Vestibular System S2M1

  1. What are the functions of the Vestibular System
    • 1. Provides information about the position and movement of the head
    • 2. Stabilizes head movements
    • 3. Coordination of head and eye movements, and body posture
  2. What are the three main inputs for spatial orientaion
    • Visual
    • Proprioceptive
    • Vestibular
  3. What is car sickness a result of physiologically
    This happens when there is sensory conflict such as the eyes are saying that there is no movement, but the vestibular system is sensing movement
  4. What are the receptor organs in the vestibular system
    • Cristae Ampullares
    • Maculae (Utricle and Saccule)
  5. What do the Utricle and Saccule sense
    Linear acceleration
  6. What do the Cristae Ampullae sense
    Angular acceleration
  7. In the vestibular system when are action potentials being sent at a higher rate
    When the hair cells are becoming depolarized by the movement of the stereocilia towards the Kinocilium
  8. What causes the hair cells in the Vestibular system to hyperpolarize
    When the stereocilia are leaning away from the Kinocilium
  9. The movement of what moves the cilia in the cupula
  10. When the head moves, what way does the endolymph move
    The Endoloymph moves in the opposite direction as the head rotation
  11. What is the most important force working on the Macula
  12. Why doesn't the otolith membrane move by the movement of the endolymph
    • Its higher density prevents the movement by the endolymph
    • Gravity will move the otolith as a result of a head tilt
  13. Displaced otoconia
    • a.k.a. Vertigo
    • Can follow head trauma
    • In some it is benign
  14. Benign paroxysmal positional vertigo
    • Brief episodes of vertigo typically related to changes in position
    • Results from the displacement of the otoconia in the semicircular canals that push the cupula
  15. What are the branches of the Vestibular nerve
    • Post. Ampullary
    • Saccular
    • Utriculoampullary (utricle, anterior, and lateral ampullary)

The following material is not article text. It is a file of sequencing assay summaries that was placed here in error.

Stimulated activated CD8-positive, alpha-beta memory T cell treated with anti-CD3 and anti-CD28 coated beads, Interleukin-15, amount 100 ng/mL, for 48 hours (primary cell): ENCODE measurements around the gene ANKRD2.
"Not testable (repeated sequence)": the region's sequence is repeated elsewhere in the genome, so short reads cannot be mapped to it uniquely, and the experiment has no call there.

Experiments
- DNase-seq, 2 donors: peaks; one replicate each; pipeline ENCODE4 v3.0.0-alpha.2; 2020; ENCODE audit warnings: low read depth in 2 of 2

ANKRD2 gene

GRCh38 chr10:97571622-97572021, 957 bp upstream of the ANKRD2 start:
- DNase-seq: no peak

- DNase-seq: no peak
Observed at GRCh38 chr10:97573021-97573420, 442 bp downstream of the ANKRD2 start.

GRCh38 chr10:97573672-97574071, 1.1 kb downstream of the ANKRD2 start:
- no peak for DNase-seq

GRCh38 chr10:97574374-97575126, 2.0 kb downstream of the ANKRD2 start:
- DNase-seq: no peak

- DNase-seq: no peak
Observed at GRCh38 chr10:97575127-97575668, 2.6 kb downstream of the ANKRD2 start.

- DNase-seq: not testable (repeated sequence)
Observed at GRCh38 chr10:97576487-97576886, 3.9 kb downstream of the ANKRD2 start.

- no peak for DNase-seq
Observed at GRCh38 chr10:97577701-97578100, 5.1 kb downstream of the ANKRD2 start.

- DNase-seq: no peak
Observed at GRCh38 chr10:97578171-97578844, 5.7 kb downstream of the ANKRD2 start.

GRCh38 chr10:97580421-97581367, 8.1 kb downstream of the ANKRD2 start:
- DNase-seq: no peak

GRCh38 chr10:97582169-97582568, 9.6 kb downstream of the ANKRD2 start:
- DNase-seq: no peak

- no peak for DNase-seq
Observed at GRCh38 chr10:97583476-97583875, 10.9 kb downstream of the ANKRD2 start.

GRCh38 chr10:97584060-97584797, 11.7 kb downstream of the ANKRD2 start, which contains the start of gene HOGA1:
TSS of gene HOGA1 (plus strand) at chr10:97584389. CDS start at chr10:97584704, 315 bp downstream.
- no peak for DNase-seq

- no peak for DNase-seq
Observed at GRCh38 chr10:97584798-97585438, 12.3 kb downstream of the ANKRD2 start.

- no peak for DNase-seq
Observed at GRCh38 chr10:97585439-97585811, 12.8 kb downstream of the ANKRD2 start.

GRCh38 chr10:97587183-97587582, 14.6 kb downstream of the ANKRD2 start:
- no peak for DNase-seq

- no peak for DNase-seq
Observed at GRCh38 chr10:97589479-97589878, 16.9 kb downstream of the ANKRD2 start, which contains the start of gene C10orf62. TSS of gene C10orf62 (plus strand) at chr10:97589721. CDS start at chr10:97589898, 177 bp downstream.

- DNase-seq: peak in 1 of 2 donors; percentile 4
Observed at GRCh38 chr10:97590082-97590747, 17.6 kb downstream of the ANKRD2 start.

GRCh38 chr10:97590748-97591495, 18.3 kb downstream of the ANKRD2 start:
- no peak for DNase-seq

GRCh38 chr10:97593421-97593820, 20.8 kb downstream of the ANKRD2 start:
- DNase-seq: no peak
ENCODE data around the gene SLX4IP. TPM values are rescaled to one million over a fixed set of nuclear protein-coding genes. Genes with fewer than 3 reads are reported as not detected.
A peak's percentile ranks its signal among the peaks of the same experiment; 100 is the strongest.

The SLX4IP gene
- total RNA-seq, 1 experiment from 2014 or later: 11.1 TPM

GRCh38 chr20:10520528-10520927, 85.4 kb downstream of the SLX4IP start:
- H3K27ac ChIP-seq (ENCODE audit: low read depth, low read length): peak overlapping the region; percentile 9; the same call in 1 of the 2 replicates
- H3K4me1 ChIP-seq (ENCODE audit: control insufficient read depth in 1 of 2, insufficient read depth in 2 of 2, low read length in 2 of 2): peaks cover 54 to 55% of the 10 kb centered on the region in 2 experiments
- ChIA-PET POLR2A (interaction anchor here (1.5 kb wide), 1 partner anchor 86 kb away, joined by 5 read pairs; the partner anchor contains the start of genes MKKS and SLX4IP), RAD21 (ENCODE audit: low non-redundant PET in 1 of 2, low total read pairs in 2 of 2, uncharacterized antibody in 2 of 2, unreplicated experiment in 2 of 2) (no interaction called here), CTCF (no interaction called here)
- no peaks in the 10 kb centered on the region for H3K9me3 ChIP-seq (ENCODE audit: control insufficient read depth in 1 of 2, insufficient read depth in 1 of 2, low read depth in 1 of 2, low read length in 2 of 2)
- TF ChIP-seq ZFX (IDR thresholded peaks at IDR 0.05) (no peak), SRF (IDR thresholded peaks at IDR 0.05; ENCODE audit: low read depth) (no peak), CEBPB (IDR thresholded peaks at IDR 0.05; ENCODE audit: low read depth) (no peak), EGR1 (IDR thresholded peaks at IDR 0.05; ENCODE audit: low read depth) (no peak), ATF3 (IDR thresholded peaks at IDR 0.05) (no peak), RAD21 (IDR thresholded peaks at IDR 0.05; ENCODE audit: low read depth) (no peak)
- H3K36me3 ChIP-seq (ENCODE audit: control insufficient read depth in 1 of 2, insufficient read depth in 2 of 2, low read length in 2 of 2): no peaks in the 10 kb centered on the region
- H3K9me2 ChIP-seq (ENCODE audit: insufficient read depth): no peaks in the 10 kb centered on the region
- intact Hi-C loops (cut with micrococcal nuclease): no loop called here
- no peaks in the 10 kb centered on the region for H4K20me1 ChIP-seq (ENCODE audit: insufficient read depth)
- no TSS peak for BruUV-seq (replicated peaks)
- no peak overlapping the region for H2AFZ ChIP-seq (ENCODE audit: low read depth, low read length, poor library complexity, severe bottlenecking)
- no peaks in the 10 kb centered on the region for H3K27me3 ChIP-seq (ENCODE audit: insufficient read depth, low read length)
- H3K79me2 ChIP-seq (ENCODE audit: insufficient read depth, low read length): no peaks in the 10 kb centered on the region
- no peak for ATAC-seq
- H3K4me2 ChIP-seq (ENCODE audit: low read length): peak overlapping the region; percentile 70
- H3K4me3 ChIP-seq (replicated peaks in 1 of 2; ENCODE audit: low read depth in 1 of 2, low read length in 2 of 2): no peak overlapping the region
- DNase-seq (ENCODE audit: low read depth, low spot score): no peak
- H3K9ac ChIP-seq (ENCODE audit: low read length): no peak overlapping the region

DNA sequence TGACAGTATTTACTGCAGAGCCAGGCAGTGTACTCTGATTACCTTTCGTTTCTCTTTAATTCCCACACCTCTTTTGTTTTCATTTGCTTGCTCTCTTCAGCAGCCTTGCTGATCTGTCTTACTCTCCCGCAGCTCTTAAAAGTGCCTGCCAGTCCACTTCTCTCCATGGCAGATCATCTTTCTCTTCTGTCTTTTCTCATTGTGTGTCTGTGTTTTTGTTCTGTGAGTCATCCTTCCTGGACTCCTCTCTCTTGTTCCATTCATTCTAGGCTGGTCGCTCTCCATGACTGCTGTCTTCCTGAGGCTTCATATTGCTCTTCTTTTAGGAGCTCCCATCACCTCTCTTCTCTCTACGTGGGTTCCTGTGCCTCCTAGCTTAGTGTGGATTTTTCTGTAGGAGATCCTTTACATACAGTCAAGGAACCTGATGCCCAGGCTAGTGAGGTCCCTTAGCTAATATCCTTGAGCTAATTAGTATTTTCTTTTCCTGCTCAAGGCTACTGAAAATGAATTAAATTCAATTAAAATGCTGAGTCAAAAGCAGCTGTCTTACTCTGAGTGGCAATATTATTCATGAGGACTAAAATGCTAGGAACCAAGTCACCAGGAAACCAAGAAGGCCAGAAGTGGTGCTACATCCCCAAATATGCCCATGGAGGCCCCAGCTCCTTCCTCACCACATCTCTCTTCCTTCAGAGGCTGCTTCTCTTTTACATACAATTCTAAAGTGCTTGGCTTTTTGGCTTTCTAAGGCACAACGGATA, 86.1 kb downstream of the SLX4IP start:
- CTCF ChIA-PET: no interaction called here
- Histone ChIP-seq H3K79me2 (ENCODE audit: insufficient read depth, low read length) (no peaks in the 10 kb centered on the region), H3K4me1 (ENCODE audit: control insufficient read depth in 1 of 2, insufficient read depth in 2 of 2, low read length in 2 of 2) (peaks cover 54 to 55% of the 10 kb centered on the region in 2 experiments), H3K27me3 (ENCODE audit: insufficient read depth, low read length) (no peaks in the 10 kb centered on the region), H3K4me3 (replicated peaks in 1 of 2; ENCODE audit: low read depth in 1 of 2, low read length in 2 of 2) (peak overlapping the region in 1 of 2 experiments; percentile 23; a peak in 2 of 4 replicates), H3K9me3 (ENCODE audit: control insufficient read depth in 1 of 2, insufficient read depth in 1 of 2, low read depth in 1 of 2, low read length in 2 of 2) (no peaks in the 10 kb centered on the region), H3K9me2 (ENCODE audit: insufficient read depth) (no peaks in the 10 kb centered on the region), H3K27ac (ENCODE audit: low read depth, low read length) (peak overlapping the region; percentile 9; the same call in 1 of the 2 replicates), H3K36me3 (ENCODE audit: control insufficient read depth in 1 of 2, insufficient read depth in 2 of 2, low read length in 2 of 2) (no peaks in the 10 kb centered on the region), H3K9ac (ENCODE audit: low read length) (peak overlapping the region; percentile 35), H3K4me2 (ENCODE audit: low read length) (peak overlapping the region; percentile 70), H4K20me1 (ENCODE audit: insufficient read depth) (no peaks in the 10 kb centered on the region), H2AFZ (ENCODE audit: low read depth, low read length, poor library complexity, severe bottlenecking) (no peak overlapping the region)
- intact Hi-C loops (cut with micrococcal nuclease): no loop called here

16. Acoustic neuroma
    Damage to the Vestibular portion of the vestibularcochlear (XIII) nerve causing vertigo, loss of balance, and an unsteady gait
  17. What is the most common place of damage that results in Acoustic Neuroma
    Pontocerebellar angle
  18. What happens when the cochlear nerve is damage
    Loss of hearing and Tinnitis
  19. What can be potentially damaged in a large acoustic neuronima (Neuroma)
    • CN; V, VI, VII, VIII, IX, X, XII
    • Cerebellum
    • Pyramidal tract
  20. Wallenburgs syndrome will display what symptoms (PICA syndrome)
    • Hoarseness of voice & Difficulty swallowing (Nucleus Ambiguus)
    • Miosis & Ptosis (Sympathetic)
    • Reduced feeling in face (Descending tract of V)
    • Vertigo & Nystagmus (Vestibular nucleus)
    • Unsteady gait (Inferior cerebellar peduncle)
    • "The symptons I have when I go to Wally world!"
  21. What are the afferent vestibular connections
    • Vestibular nerve
    • Cerebellum (Flocculonodular lobe)
    • Spinovestibular (proprioception)
    • Visual info
    • Reticular formation
    • Commissural fibers
  22. What are the efferent vestibular connections
    • Occulomotor, Abducens, Trochelar nuclei
    • Cerebellum
    • Spinal cord
    • Reticular formation
    • Thalamus
    • Hair cells (Efferent)
  23. What causes the stabilty of the information taken in from head movements and eye movement from activities like walking or driving on a bumpy road
    Vestibulo-ocular reflex (VOR)
  24. How does the vestibulo-ocular reflex (VOR) react to a turn of the head to the left
    • Left semicircular canal excitation
    • Rt Abducens nuclei (VI) flexes lat. rectus muscle of rt eye
    • Left Occulomotor nucleus (III) flexes the medial rectus of the left eye
    • Other side inhibits
    • Eyes turn to the right for a forward gaze
  25. What fascicle connects the vestibular and eye muscle nuclei in a vestibulo-ocular reflex (VOR)
    Medial longitudinal fascicle
  26. Nystagmus
    Involuntary alternating eye movements
  27. How can one induce nystagmus without sophisticated equipment
    By irrigating the ear with cold or warm water
  28. What effects does warm or cold water injected into the ear do
    • Cold - induces nystagmus away (Opposite) form the irrigated ear
    • Warm - induces nystagmus to the Same side
    • "COWS"
  29. Lateral vestibular tract is important for
    Antigravity muscles mainly ipsilateral extensors
  30. Medial vestibular tract is important for
    Mainly head and neck coordination
  31. Over stimulation of the vestibular nerve can cause what symptoms
    • Nausea
    • Vomiting
    • Sweating
    • Changes in cardiovascular and respiratory functions
  32. A lesion to the left vestibular nerve would cause what
    Stumbling to the left
  33. Menieres disease
    • High endolymphatic pressure effecting both cochlear and vestibular functions
    • Recurring episodes of vertigo accompanied by progressive hearing loss
    • "What Jane Eyre causes in Men"
  34. True Vertigo
    Spinning sensation
  35. Vestibular neuritis
    • Infection/inflammation of Scarpa's ganglion or the nerve
    • Intense vertigo for several days
    • Unsteadiness lasting weeks/months
  36. The sacculus has what feature that makes it effective for testing
    It is sensitive to sound waves as well making the pathway visibly in tact by innitiating movement in the sternocleidomastoid muscle by stimulating it with sound
  37. Scarpas ganglia is used for what nerve
    Vestibular nerve only
Card Set
Vestibular System S2M1